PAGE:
On now swiftly to the 21st and this was now becoming more than a little crazy even by my lunatic standards. A putative four day trip, with appropriate kit for that duration had now gone over two weeks and I still had no desire to go home, I just wanted to keep going. I was starting to question my own sanity by this point but pourqoui non (why not?) as they say in these parts? I am not married, have no children and no responsibilities at home so I can effectively travel as much as I like. I have an annual travel insurance policy, my flat will look after itself as all the bills are paid directly from the bank. I have a modest income from a pension which is enough to keep me on the road if I keep the costs down (this was turning out to be a very expensive run) and I could just keep going until I don’t feel like it any more.
Liege is a beautiful city and I had a bit of a wander round including several very good bars. However, in the way my mind (if indeed I have one) was working then, I had decided that Luxembourg was close. I wanted to visit there for no better reason than I had never been so why not? I’d had a shower so I didn’t smell too bad, I had a few (very few) clothes, a debit card and a few €€€ in my pocket, so let’s go.
I scored a cheap hotel online in Luxembourg city, jumped on a train and just kept on running. Again, the train was my friend and deposited me bang on time in the beautiful Luxembourg station in very comfortable fashion. I have to say that what passes for a British railway system has much to learn.
Arrival in Luxembourg.
It was a short walk to my hotel which, being in the station district, was in what I would call a fairly edgy area. I saw gangs of black youths on street corners and had to front out a couple (nothing major), there were obvious prostitutes standing about and the street my hotel was on “boasted” one pole dancing club and two sex shops. However, I have lived in London for a long time, know how to look after myself and am not worried by the sex trade nor silly little boys strutting. I have seen far too much of both before. Frankly, and completely off topic, I would prefer to sit and have a drink with a few prostitutes than a few lawyers. At least the prostitutes are honest about taking your money!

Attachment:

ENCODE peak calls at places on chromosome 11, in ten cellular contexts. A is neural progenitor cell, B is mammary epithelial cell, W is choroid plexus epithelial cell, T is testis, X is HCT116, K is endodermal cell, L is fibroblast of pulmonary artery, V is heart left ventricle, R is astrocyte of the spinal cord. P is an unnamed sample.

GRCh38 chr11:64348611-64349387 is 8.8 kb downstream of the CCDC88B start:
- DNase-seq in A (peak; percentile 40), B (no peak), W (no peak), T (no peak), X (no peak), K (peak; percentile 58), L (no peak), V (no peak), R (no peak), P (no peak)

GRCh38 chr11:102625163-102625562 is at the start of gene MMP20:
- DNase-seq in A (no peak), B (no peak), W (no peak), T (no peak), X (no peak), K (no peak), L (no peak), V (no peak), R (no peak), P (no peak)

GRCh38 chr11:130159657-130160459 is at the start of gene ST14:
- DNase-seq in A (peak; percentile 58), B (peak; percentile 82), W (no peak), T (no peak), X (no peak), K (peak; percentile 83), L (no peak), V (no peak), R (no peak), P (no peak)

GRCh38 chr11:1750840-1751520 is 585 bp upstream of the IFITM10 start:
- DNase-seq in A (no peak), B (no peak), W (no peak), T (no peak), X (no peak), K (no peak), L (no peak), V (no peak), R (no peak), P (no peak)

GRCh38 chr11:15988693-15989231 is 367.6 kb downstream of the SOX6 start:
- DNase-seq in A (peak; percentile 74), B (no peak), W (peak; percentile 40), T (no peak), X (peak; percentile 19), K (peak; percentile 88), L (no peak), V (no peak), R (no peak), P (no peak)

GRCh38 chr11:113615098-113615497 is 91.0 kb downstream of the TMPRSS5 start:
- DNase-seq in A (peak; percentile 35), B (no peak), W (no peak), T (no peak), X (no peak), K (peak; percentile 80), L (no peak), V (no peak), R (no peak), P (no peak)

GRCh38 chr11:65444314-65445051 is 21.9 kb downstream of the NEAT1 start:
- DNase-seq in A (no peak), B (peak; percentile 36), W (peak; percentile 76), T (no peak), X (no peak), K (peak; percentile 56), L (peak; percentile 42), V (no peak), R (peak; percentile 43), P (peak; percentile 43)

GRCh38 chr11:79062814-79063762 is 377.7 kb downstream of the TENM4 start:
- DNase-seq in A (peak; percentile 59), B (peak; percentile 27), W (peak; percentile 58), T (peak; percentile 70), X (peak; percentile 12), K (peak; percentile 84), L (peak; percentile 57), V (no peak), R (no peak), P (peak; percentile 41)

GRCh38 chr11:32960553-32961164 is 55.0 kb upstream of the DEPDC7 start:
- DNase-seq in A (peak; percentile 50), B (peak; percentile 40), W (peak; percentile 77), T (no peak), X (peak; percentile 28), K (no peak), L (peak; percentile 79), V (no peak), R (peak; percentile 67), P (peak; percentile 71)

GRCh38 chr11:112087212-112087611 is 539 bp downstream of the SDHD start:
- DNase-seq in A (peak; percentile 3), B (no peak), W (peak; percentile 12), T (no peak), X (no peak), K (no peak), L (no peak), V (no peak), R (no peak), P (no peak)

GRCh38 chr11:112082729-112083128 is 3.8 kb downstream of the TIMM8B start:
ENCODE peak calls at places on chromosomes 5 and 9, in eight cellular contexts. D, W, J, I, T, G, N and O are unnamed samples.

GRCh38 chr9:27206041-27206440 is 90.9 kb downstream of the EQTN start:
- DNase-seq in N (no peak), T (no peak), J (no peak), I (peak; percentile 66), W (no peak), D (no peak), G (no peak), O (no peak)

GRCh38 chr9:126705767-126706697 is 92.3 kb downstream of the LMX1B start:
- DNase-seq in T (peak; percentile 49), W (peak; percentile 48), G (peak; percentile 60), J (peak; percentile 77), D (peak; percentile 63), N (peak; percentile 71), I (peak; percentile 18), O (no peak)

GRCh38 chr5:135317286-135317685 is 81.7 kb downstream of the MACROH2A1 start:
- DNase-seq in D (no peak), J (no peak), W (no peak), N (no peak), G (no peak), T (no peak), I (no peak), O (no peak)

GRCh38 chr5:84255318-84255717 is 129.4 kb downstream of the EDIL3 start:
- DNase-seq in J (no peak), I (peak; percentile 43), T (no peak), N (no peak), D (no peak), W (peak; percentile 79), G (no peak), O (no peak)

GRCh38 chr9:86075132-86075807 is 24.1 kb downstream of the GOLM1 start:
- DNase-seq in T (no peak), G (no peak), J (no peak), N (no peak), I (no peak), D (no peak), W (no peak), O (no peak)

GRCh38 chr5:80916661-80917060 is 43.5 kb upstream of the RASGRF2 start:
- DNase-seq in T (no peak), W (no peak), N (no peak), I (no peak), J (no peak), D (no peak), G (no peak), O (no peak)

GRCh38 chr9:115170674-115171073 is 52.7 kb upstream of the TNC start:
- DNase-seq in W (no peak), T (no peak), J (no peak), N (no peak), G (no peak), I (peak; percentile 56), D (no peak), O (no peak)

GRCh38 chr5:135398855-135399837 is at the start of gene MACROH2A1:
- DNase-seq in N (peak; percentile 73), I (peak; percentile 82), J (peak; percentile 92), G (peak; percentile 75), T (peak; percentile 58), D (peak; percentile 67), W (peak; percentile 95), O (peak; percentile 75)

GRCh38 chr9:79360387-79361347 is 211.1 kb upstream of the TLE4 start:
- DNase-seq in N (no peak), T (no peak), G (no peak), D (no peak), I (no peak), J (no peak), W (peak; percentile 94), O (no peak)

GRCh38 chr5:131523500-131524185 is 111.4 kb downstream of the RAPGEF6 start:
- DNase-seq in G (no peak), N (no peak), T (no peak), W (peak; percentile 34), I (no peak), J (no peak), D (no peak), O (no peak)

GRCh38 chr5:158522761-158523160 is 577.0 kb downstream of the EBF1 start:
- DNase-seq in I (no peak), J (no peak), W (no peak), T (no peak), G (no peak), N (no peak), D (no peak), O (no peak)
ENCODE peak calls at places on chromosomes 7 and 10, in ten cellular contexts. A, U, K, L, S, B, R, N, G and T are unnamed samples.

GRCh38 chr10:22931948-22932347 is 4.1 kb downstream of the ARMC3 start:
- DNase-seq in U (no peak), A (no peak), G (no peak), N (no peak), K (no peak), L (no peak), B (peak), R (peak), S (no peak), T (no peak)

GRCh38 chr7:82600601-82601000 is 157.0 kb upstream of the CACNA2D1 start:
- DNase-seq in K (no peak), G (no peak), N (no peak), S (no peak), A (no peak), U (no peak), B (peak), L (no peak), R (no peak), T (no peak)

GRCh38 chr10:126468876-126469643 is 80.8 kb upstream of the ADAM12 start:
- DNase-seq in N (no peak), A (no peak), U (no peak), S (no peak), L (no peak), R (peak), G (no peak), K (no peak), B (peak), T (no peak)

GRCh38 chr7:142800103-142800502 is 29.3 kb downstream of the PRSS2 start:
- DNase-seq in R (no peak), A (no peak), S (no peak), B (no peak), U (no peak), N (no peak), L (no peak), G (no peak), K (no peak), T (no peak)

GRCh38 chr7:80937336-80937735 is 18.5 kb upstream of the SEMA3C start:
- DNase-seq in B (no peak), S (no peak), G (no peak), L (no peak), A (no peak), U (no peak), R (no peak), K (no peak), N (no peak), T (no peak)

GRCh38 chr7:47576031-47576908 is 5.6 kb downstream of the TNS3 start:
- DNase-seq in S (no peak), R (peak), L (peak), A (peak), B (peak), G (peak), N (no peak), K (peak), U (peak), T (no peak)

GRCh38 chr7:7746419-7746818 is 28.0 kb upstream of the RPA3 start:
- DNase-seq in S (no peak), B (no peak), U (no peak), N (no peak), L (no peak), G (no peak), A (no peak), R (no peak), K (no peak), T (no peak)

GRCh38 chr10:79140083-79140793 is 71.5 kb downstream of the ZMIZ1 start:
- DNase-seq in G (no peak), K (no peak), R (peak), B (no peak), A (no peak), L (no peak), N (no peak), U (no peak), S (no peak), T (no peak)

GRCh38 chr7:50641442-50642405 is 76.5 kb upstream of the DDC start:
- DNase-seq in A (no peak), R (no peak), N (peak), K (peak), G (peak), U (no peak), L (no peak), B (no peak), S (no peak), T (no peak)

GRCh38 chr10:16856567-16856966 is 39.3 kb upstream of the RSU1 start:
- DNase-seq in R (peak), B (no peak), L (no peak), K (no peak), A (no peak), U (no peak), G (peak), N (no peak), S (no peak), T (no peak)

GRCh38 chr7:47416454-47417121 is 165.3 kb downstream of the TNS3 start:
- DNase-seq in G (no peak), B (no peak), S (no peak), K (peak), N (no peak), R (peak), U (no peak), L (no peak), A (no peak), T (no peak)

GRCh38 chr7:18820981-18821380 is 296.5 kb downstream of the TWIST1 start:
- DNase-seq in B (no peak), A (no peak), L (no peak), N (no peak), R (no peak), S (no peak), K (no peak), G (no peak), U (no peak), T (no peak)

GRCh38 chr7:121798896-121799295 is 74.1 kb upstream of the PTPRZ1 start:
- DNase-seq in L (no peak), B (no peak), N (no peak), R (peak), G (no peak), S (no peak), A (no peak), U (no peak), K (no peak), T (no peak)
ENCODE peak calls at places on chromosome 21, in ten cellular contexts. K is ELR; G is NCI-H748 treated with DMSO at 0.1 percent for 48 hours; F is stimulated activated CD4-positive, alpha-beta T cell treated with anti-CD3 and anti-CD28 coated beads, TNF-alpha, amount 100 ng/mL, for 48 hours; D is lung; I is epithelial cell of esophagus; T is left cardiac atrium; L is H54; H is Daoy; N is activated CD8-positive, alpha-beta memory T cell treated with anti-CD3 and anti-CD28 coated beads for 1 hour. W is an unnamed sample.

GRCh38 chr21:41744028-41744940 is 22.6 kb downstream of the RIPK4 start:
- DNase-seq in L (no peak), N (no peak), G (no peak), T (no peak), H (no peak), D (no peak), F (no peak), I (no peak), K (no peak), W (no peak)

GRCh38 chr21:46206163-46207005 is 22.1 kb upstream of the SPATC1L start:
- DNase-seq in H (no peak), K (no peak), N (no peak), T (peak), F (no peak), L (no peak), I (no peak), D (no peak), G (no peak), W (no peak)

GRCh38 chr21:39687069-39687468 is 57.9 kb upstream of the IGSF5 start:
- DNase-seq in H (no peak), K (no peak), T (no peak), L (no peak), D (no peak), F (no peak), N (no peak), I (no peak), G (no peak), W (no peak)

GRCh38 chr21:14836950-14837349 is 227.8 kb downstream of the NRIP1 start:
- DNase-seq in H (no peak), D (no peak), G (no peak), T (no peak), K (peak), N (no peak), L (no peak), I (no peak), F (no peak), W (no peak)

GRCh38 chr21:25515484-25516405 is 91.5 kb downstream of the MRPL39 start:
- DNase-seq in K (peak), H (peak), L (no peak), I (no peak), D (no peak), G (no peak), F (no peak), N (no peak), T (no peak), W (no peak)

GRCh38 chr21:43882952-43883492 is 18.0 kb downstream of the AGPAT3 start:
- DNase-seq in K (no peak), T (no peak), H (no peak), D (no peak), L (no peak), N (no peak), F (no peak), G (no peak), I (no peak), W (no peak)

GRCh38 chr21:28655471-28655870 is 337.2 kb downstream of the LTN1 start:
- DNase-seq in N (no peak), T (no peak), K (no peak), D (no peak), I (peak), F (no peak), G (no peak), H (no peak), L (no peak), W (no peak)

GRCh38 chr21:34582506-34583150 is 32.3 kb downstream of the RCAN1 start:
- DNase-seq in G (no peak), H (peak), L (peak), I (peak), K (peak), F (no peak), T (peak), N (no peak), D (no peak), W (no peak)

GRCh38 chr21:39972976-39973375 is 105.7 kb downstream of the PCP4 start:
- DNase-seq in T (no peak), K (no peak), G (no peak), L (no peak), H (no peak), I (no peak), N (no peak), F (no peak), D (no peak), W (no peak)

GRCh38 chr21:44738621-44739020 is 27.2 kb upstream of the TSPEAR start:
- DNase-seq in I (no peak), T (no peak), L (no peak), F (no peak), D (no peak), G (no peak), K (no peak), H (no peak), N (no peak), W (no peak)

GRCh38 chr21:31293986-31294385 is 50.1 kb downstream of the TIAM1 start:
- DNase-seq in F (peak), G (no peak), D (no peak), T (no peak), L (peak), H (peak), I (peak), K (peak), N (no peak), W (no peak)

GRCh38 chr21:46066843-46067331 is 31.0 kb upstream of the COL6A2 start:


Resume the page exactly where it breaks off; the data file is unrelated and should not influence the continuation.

I digress, as always and I shall tell you all about the Hotel Yasha in the next instalment.
So, I had arrived in Luxembourg and obviously I was going to have to investigate the local area. I did not fancy going too far that first evening as it had been a long day but a few minutes walk through a slightly seedy area which offered even more strip clubs and sex shops brought me to what looked like a half decent little bar called the Cafe – Brasserie Garer Stuff. It was unpretentious, although clean and tidy, quite busy with local people and just exactly my sort of place. I called for a beer which was one of the local brews (Bofferding if memory serves) which is a fine beer albeit I had been somewhat spoiled by the myriad offerings of Belgium.
Cafe Garer Stuff, Luxembourg City.
The lady behind the bar was terribly friendly and we managed to get by in my pretty abysmal French in which I was getting probably too confident for my ability and her English which was of about the same level so I did not feel so bad. There were a few fairly raucous outbursts from several tables of middle aged men but she assured me it was nothing to worry about and so it proved, merely a bit of boisterous behaviour and nothing intimidating. Although the Garer Stuff had a certain edge to it which I love and actively seek out, I certainly never felt in the slightest threatened there on the several visits I made.
Unusually for me I was a little hungry and this being a Friday night it was Panzerotti night. What in the name of all that is holy is a panzerotti, I had never heard of one? It sounded to me vaguely like a WWII German main battle tank built by the Ferrari factory. If you know what one is I do apologise and if not then please allow me to explain. A panzerotti is basically like a small calzone which is deep fried rather than oven baked, simple as that. I had seen several other people having them and they looked delicious so I ordered up one and it was utterly gorgeous and very good value at about €4 in what is not a cheap city.
This is a panzerotti.
Hopefully on the principle that a picture paints a thousand words my images here will give some idea. With my miniscule appetite it was more than enough for an evening meal and the perfect bar snack to accompany the excellently served beer. I should mention that this is not the only food on offer and there is a full menu of much more substantial food available throughout the day. Nothing overly fancy, just good “beer soakers” as we used to call them.
Yes, this place is in one of the rougher quarters of town. Yes, it can get a little lively although never worryingly so. Yes, it is fairly basic and yes, I love the place. This is effectively me in my element. Garer Stuff is hugely recommended if you think like I do but well worth a look even if you are a little more genteel as you will certainly come to no harm.